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Default Re: Prayers

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Originally Posted by OBW View Post
CMW brings up an interesting prayer. And in her slight modifications, I saw something in the original that I had not noticed, and that I do not recall anyone really pointing out before.

This prayer was given as a corporate prayer, not a personal prayer.
Of course. 2 things to point out. When Jesus used this prayer to teach PEOPLE how to pray, He was addressing a 'corporate' group, a large group of people. As they were gathered together listening to Him, He may have been teaching them 'secretly' we are One Body and together are children of Father God.

2ndly, the reason I sometimes add 'MY' Father to OUR Father is simply a personal matter.

For whatever it's worth here is a short testimony:
Since getting saved through the LC, (but nonetheless, a life changing, Glorious Salvation), I mostly have addressed my prayers to the Lord Jesus. I have taken John 14:6 to heart that no one comes to the Father but through Jesus.

As I began to pay close attention to the Trinity, I came to realize I did not recall ever addressing God, the Holy Spirit in my prayers. The Holy Spirit is the Voice of God and IS God. Just one of His many Titles and the means in which God speaks to our spirit and to our conscience. "A still small voice".

As I go to know the Holy Spirit of God, I realized I did not address my prayers to Father God either. So I have begun to develop a relationship with Father God too although I know the Father through the Son and the Holy Spirit.

I am still a work in progress. And all that to say why I personalize the "Our Father" prayer.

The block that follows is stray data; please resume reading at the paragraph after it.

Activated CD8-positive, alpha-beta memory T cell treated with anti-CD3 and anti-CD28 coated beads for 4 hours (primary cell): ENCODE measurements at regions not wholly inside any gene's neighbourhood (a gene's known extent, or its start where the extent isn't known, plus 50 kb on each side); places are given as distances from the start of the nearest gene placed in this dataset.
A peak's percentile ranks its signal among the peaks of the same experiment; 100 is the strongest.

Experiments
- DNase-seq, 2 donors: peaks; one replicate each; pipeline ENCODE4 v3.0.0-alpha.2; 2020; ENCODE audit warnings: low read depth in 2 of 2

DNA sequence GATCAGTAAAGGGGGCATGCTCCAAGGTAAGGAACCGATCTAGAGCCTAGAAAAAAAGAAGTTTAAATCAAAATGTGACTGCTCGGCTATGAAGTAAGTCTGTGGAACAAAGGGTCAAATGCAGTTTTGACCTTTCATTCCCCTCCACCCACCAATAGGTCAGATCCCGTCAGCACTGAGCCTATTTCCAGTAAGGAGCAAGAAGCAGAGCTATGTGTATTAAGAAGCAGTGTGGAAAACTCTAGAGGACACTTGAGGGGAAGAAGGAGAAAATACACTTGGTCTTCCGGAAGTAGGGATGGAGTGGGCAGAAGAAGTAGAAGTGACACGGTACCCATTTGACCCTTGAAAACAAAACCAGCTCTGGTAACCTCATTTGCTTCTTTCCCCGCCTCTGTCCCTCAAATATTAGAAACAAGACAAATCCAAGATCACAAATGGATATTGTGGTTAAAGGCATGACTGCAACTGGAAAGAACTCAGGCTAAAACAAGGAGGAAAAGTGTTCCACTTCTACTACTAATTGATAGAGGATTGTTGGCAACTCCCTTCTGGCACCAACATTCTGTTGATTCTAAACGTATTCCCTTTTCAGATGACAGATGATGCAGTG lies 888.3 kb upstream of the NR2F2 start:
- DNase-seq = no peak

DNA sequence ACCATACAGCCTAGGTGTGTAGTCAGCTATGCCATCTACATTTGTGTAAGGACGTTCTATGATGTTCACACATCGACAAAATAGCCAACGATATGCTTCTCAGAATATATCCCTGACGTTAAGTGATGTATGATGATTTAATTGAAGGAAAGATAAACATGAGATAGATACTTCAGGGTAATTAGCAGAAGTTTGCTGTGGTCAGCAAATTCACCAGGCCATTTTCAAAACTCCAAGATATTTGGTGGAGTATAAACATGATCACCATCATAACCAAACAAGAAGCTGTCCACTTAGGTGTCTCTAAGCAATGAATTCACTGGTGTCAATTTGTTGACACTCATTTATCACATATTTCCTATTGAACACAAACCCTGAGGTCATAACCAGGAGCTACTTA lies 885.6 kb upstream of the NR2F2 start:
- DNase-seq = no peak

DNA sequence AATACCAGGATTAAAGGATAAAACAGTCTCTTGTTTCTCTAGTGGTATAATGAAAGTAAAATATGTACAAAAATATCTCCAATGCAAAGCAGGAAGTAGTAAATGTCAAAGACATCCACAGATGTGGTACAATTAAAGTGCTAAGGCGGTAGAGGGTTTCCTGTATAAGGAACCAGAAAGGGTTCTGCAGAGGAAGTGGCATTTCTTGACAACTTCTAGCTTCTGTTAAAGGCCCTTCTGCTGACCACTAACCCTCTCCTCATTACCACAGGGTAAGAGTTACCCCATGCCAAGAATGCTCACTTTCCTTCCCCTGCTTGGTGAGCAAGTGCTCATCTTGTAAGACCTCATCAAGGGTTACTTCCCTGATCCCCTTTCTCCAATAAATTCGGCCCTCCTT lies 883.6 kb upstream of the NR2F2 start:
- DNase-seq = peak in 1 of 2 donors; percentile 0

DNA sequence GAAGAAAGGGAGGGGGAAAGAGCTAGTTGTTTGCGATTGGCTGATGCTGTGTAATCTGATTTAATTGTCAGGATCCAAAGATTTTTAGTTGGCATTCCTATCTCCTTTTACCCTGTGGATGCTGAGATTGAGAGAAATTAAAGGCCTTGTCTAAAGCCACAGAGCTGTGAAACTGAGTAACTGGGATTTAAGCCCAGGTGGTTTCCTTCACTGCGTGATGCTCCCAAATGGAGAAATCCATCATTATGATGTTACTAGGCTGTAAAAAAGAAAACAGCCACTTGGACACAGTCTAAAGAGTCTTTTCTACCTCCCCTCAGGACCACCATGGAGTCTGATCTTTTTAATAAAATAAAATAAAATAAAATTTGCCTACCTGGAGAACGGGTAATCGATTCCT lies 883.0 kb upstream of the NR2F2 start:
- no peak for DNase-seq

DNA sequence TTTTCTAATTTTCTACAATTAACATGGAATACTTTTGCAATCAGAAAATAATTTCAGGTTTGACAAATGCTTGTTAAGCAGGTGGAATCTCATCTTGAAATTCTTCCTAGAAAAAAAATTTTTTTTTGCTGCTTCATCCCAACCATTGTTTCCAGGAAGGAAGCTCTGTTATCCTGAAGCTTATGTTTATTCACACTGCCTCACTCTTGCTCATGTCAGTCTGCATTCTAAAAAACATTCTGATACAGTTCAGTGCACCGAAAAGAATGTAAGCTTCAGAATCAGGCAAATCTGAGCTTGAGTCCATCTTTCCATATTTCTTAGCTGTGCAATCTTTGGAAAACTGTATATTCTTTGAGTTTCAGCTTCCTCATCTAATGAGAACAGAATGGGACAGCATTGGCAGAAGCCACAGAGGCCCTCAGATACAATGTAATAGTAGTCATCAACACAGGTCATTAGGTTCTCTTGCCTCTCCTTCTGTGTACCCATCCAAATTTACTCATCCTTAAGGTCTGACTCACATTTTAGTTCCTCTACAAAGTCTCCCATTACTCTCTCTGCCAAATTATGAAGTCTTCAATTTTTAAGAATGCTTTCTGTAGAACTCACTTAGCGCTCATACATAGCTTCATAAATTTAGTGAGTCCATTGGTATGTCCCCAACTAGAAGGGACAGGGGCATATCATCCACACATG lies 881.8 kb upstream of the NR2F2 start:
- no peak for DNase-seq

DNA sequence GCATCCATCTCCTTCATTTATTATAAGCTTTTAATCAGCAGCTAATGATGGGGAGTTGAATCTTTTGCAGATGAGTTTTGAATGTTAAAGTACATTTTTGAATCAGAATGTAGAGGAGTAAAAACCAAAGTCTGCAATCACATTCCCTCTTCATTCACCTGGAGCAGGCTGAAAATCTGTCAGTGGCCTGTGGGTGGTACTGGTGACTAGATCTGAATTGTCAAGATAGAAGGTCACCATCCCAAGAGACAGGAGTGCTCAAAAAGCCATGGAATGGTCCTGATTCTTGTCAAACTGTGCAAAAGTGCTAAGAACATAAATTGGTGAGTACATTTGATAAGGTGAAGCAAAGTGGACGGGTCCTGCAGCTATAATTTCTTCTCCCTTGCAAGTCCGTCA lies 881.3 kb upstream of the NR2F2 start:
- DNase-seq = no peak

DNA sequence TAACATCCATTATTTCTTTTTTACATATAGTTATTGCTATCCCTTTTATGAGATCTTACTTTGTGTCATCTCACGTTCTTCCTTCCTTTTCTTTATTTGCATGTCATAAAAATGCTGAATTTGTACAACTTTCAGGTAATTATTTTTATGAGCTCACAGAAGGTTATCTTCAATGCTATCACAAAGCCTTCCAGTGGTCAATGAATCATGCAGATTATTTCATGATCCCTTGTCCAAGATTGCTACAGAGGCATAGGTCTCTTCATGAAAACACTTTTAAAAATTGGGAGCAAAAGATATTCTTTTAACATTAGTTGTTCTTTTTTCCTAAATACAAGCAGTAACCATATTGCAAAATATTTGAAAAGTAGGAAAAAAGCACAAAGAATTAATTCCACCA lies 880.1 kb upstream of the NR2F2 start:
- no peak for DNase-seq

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Old 03-07-2015, 03:09 PM   #7
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Default Re: Prayers

CMW. Good thinking. I think that I have come to see the verse in John about coming to the Father through Jesus as being because of Jesus, not with Jesus as the proxy, or the man in the confessional. I do not diminish that we can very well confess to Jesus. And your general thoughts about it are probably commonly-held.

I think that this came up only within the past few weeks here. What is it to come "through Jesus"? Is it to let him do it for us? Or is it that he is the road, and the way through the veil, to reach the Father for ourselves.

I don't think the answer suddenly invalidates our prayers if they do not fit some alternative "formula."

But at the same time, there is something to praying in the manner that is taught.
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Old 03-23-2015, 09:16 AM   #8
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Default Prayers

Almighty God

You alone can bring into order the unruly wills and affections of sinners

Grant your people grace to love what you command and desire what you promise

That, among the swift and varied changes of the world, our hearts may surely there be fixed where true joys are to be found

Through Jesus Christ our Lord, who lives and reigns with you and the Holy Spirit

One God, now and for ever

Amen

(BCP)
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Old 04-05-2015, 06:11 AM   #9
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Almighty God, who through your only-begotten Son Jesus Christ overcame death and opened to us the gate of everlasting life:

Grant that we, who celebrate with joy the day of the Lord’s resurrection, may be raised from the death of sin by your life-giving Spirit;

Through Jesus Christ our Lord, who lives and reigns with you and the Holy Spirit, one God, now and for ever.

Amen.
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Old 04-05-2015, 10:16 AM   #10
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Default Re: Prayers

Quote:
Originally Posted by OBW View Post
Almighty God, who through your only-begotten Son Jesus Christ overcame death and opened to us the gate of everlasting life:

Grant that we, who celebrate with joy the day of the Lord’s resurrection, may be raised from the death of sin by your life-giving Spirit;

Through Jesus Christ our Lord, who lives and reigns with you and the Holy Spirit, one God, now and for ever.

Amen.
OBW, you are now anglican/episcopalian?
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Old 04-06-2015, 07:00 AM   #11
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OBW, you are now anglican/episcopalian?